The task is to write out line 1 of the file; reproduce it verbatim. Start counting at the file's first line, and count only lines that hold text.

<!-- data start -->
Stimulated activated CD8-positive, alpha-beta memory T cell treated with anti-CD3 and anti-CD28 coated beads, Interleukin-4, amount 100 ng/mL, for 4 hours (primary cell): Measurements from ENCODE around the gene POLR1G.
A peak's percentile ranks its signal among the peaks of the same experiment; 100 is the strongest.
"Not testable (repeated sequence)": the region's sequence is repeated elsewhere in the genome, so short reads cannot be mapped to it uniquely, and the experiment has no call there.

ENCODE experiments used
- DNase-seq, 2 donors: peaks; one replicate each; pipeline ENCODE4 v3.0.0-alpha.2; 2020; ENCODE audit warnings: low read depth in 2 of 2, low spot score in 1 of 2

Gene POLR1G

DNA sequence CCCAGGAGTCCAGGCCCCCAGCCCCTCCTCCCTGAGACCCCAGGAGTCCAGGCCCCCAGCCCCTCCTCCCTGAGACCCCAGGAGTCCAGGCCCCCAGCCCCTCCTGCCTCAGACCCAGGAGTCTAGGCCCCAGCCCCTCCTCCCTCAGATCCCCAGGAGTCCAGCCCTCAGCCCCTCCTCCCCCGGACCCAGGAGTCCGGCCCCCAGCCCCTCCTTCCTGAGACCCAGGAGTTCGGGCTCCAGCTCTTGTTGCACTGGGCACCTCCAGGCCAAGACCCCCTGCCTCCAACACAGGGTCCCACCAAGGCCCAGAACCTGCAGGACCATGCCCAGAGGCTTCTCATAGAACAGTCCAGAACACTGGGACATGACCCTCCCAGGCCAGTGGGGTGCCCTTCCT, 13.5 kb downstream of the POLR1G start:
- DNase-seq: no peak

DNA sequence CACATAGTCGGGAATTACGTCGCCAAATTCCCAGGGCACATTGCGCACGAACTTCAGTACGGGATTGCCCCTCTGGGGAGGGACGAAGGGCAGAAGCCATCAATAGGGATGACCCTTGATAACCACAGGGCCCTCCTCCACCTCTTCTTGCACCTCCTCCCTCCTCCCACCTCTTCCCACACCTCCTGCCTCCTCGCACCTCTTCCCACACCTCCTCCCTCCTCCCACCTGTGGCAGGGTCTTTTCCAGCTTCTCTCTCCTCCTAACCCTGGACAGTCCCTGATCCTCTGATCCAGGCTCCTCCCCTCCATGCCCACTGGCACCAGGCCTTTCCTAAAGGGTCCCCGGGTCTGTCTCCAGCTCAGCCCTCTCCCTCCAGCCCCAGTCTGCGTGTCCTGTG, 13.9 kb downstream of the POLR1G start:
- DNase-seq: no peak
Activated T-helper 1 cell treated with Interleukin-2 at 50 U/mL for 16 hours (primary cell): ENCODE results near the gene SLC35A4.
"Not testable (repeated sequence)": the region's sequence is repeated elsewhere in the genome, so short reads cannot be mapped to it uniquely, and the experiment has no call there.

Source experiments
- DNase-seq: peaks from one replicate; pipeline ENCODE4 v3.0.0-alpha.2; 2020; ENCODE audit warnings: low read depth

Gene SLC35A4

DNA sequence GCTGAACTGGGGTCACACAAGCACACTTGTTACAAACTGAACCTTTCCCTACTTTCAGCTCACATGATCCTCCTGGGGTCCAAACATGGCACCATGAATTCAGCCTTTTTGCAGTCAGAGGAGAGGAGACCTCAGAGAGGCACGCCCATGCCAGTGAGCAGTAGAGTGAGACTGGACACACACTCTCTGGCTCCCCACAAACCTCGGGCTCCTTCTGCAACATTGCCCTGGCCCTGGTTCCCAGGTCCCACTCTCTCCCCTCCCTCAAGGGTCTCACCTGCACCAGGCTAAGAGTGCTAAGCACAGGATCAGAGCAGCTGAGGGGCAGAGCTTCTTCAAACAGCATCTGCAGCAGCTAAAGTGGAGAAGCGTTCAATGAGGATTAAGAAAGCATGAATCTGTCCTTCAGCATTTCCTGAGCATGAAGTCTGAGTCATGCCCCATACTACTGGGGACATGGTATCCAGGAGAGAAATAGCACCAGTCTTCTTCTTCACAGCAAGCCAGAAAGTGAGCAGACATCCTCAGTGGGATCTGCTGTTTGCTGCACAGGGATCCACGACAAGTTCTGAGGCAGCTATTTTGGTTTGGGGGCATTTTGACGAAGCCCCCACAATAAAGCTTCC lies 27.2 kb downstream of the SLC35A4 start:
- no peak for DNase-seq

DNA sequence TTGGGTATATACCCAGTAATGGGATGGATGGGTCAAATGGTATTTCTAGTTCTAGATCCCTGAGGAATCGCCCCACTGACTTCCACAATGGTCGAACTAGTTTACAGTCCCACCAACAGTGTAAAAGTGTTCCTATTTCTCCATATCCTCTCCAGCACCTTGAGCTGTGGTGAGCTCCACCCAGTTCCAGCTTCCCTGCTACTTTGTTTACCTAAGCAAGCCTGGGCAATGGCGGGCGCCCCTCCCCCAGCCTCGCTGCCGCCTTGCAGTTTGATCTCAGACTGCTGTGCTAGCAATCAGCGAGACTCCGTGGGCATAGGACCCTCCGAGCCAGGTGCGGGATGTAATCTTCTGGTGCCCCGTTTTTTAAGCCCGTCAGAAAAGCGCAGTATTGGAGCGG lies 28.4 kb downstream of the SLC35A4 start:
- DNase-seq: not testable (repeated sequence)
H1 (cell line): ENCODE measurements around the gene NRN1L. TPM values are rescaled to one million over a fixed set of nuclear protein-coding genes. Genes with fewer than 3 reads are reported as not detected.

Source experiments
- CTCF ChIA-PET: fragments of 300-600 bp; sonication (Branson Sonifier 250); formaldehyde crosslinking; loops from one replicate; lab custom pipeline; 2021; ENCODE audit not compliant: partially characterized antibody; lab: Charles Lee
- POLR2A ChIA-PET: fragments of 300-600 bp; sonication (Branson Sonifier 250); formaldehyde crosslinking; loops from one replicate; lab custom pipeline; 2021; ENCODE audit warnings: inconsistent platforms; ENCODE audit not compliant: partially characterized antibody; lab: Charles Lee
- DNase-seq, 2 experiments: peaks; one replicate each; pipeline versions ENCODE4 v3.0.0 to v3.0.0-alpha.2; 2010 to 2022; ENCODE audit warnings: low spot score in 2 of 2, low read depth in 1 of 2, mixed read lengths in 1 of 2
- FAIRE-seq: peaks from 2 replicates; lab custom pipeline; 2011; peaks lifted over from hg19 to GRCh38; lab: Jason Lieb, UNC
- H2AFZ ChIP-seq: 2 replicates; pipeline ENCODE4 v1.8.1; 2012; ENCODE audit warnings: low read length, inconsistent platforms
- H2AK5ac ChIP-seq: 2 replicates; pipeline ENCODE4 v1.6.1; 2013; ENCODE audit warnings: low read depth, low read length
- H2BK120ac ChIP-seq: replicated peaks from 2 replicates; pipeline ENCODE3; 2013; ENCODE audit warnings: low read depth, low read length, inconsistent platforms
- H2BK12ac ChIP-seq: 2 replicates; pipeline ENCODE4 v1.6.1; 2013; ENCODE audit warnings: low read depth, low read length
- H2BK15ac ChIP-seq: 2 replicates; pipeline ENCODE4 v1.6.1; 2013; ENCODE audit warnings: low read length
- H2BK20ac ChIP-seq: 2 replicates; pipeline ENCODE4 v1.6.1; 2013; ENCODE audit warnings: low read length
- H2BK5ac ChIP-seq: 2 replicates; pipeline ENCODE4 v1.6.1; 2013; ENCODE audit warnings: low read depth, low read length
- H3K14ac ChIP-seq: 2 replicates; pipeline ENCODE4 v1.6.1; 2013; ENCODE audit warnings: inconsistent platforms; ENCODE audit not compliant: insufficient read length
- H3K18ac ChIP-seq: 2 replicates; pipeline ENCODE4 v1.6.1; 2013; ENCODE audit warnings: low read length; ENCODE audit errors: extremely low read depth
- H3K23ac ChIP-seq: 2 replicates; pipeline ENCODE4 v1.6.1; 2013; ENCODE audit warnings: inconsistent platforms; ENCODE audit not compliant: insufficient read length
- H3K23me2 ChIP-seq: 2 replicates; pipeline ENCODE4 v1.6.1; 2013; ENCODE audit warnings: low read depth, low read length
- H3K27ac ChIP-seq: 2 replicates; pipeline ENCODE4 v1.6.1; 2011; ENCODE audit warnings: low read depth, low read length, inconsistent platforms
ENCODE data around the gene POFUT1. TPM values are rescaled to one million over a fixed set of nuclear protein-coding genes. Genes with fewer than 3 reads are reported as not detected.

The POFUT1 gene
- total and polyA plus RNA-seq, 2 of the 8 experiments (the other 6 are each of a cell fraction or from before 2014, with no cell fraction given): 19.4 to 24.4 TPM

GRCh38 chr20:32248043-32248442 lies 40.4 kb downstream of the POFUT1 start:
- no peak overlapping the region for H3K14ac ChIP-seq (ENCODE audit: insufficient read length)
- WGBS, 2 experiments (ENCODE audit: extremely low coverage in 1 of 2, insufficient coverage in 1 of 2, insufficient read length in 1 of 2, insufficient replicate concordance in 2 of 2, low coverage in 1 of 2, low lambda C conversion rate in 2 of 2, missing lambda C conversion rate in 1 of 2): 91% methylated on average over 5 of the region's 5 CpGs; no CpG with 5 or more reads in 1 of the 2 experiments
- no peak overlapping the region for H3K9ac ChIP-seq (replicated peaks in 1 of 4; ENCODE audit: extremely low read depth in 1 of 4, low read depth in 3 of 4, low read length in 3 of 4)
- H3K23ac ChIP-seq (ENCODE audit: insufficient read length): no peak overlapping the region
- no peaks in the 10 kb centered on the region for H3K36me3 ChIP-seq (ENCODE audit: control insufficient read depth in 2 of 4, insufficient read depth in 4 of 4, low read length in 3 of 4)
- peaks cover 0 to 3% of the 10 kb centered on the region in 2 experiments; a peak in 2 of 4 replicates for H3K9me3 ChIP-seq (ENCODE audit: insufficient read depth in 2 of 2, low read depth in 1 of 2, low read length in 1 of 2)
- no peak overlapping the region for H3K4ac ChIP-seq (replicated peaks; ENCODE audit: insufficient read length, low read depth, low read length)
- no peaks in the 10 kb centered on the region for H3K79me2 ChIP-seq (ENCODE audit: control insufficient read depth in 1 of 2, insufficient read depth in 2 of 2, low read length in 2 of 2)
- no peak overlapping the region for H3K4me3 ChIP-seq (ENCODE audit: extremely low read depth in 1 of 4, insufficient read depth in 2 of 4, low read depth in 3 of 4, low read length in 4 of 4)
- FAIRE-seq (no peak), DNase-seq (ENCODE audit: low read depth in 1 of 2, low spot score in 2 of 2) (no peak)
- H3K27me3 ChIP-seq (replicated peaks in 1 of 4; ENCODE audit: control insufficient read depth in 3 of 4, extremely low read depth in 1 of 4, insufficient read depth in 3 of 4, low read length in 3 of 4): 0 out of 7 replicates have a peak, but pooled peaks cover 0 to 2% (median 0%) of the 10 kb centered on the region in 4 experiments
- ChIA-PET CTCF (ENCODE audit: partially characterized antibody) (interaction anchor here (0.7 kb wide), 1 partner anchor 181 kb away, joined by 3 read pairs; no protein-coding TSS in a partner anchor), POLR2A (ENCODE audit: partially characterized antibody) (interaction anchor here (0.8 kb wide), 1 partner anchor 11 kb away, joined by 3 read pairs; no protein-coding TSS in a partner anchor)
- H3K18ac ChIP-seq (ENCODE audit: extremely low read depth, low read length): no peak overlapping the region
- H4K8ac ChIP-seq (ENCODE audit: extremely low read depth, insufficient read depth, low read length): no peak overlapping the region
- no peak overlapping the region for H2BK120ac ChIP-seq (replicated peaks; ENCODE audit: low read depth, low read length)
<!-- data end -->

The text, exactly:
Stimulated activated CD8-positive, alpha-beta memory T cell treated with anti-CD3 and anti-CD28 coated beads, Interleukin-4, amount 100 ng/mL, for 4 hours (primary cell): Measurements from ENCODE around the gene POLR1G.